Make an appointment to see a NaPro or FEMM doctor to do a basic fertility panel. If you find out everything is fine, then you know everything is fine. If you find out something else, like an undiagnosed case of endometriosis or PCOS, then you can at least make informed decisions about healthcare and family planning going forward.
2. Focus on the good with where you’re at because it’s where you’re at.
I always wanted kids close together because it’s what I didn’t have growing up. I thought 2-3 years max spacing. That way I get it out of the way and they will be at the same school together, and so on. The list goes on.
But the truth is that there are pros and cons to every situation—having babies young, having babies older, having lots of babies, having only one baby. It has helped me to focus on the good where I’m at, because well, it’s where I’m at. May as well focus on that. I’m able to spend one-on-one time with my daughter now and that’s something to relish. I used to feel guilty that I had more time to myself than my friends with multiple kids. But now I’m accepting that it’s where I’m at, and I should just do what I can with what I have.
3. Take family planning cycle by cycle.
Each cycle is a new chance to reassess where you are. It’s okay to take a cycle off. I was so nervous about the idea of “starting over” when my first was X age. I thought, “What if it doesn’t happen until she’s in high school? I can’t be changing diapers with a high school-aged kid!” (Actually, you can.) But I’m not there yet and I’ll know how I feel when I’m there and can make that decision on that cycle. Not this cycle.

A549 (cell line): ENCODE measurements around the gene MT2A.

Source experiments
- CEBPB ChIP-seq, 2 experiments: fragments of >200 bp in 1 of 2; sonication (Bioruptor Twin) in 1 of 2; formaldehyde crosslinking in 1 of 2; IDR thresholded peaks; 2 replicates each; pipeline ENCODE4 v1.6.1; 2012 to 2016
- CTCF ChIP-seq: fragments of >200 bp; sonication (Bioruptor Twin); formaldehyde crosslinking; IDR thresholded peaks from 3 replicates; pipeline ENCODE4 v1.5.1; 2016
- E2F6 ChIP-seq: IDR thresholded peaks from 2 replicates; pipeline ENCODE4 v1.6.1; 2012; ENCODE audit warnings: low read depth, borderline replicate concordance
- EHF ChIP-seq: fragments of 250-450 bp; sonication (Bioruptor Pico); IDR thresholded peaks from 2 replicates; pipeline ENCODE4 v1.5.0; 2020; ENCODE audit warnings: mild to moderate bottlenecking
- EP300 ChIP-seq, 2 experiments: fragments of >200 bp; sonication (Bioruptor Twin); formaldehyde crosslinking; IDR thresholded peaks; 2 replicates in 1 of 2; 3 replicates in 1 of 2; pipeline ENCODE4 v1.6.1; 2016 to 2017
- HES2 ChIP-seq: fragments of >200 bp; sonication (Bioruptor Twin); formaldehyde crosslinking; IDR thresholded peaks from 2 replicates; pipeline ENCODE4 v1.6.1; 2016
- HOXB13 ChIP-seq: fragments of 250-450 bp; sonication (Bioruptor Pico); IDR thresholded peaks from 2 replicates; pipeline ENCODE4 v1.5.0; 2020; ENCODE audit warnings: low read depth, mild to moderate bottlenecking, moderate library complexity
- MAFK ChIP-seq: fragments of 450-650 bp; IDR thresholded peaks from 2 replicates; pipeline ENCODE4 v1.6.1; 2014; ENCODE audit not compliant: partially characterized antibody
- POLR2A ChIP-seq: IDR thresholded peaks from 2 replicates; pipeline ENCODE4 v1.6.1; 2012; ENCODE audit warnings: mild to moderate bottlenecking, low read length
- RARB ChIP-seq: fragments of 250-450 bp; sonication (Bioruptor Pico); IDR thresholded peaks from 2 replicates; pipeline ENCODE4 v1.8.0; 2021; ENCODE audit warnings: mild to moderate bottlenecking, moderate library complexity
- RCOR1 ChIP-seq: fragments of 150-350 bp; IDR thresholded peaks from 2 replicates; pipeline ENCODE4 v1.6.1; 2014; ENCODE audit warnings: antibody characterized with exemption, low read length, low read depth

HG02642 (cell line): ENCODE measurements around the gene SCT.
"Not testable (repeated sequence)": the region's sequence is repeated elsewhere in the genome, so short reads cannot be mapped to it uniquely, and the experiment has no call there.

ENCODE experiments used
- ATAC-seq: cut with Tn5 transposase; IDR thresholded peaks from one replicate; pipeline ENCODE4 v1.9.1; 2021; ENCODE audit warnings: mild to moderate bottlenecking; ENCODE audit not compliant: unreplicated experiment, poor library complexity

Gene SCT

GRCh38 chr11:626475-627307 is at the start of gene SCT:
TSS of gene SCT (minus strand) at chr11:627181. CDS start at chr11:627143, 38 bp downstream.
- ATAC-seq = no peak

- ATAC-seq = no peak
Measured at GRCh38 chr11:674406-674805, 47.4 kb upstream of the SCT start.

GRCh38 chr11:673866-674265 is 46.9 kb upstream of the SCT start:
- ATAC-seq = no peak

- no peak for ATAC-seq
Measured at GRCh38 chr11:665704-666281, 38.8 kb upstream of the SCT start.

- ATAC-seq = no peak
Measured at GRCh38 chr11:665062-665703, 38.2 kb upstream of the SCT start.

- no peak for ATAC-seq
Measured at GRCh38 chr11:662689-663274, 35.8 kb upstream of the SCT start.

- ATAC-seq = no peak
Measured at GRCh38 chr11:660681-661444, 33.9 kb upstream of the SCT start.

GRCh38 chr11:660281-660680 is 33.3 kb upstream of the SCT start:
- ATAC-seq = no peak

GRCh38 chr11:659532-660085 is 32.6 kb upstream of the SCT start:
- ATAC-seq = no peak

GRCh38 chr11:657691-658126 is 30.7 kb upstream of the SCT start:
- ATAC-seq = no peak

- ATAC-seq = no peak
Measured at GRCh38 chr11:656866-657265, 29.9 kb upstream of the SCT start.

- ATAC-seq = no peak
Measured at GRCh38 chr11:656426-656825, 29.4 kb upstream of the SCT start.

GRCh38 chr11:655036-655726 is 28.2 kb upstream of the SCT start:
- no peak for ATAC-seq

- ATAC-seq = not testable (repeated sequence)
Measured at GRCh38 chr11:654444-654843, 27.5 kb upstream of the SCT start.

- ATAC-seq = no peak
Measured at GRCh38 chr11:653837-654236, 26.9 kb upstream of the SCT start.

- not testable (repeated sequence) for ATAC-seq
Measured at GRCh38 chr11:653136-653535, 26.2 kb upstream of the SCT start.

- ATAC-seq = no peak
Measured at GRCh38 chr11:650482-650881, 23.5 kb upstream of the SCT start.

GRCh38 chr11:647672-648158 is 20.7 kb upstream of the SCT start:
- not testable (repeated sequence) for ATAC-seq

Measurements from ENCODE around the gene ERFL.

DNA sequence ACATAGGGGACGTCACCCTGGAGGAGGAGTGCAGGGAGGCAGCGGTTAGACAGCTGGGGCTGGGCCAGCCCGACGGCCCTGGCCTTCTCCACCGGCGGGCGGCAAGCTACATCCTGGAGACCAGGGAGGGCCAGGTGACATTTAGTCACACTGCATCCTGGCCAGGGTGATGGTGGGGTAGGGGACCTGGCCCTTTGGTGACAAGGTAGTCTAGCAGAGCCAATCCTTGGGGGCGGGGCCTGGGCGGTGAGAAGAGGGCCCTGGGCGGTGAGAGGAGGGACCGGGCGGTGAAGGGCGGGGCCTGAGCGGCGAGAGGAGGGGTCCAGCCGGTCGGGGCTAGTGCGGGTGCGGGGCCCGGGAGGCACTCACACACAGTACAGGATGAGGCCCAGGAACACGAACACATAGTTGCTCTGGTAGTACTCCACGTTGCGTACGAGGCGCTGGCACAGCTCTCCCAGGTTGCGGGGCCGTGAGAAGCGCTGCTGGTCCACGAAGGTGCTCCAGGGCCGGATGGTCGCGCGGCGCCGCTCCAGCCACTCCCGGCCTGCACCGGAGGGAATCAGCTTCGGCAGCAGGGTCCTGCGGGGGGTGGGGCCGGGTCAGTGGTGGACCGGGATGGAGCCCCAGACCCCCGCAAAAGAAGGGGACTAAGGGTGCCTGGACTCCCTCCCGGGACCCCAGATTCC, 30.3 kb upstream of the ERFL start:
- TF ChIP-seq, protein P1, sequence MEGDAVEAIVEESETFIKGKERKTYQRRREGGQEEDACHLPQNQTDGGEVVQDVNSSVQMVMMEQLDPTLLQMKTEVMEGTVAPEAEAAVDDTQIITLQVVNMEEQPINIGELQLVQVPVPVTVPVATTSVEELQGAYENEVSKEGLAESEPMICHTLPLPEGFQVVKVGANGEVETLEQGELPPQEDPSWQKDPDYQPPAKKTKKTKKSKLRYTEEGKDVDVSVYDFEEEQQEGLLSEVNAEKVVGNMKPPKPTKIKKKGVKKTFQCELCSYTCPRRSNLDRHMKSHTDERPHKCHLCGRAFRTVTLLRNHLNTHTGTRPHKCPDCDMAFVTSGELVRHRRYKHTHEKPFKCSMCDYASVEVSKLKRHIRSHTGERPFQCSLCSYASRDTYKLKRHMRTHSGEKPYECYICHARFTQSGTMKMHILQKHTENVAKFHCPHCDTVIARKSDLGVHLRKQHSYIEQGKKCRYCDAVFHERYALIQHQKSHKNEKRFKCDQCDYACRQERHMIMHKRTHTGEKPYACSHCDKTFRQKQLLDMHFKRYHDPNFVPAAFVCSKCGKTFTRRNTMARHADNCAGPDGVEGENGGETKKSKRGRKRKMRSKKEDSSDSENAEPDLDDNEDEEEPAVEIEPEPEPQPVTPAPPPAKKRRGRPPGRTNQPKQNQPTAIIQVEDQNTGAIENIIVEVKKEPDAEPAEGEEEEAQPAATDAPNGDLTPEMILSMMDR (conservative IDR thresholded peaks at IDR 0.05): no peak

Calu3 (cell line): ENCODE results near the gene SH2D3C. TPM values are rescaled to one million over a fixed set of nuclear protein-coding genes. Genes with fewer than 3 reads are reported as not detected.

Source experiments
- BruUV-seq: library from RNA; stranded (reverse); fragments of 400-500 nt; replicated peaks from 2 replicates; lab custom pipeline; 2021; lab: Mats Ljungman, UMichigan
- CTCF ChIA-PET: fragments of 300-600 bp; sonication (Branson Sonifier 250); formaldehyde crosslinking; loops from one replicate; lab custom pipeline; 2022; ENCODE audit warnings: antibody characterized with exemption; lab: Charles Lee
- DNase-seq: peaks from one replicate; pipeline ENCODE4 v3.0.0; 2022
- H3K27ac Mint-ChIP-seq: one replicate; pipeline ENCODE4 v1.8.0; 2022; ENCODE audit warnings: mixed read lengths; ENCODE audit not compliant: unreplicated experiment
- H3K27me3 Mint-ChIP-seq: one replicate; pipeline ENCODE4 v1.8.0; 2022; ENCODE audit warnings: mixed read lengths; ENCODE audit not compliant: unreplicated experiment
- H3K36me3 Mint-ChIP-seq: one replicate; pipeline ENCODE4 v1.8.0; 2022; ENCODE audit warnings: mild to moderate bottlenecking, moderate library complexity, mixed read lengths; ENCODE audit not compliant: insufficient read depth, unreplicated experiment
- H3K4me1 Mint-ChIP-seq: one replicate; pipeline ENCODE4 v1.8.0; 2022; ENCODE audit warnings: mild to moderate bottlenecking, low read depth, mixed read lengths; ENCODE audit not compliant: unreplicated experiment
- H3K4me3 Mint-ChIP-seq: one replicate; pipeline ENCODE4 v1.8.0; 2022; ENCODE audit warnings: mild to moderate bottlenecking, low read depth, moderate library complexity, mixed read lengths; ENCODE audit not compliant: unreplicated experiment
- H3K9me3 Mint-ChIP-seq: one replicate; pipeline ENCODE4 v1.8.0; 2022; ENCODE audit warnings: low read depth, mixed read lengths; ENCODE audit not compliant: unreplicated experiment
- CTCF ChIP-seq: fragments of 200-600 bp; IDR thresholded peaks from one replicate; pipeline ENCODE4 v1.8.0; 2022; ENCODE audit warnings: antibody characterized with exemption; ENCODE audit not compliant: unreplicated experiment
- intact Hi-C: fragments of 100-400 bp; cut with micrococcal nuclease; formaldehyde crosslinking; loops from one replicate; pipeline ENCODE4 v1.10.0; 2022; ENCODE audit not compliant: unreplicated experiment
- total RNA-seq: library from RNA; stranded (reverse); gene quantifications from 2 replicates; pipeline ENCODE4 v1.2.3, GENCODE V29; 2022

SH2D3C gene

4. Relinquishing control.
I’m a modern woman. I’m a New Yorker. I’m used to getting what I want, when I want it, and delivered straight to my door to boot. But so many things in marriage and life have not been on my “schedule.” It has been humbling and difficult, to relinquish the desire to control one of the biggest changes that can happen in my life. But surrendering more to the whims of the universe has helped me grow personally. Turns out there’s a lot more of life that is out of my control, so I may as well learn to let it go!
5. Lastly, parenting myself.
I care for my daughter day in and day out, feeding her, bathing her, making sure she drinks enough water, guiding her in her decisions to make good ones, and nourishing her mind and imagination. But who parents me? I often think about how my job as a parent is to teach my child ultimately to care for herself. So caring for myself physically, emotionally, and spiritually, has become a priority just as much as caring for my family. From the basics, like drinking water and taking my vitamins, to more cerebral things like tending to my creativity and passions. We do it for our kids, we should do it for ourselves, too.
It has been a humbling but deeply spiritual journey for me to make peace with my fertility today. As a Fertility Awareness Educator, it seemed like the irony of the century to have secondary infertility. But I feel that I now understand my clients who have dealt with miscarriage and infertility on a whole new level. My journey to peace is still very much a journey. But it’s mine.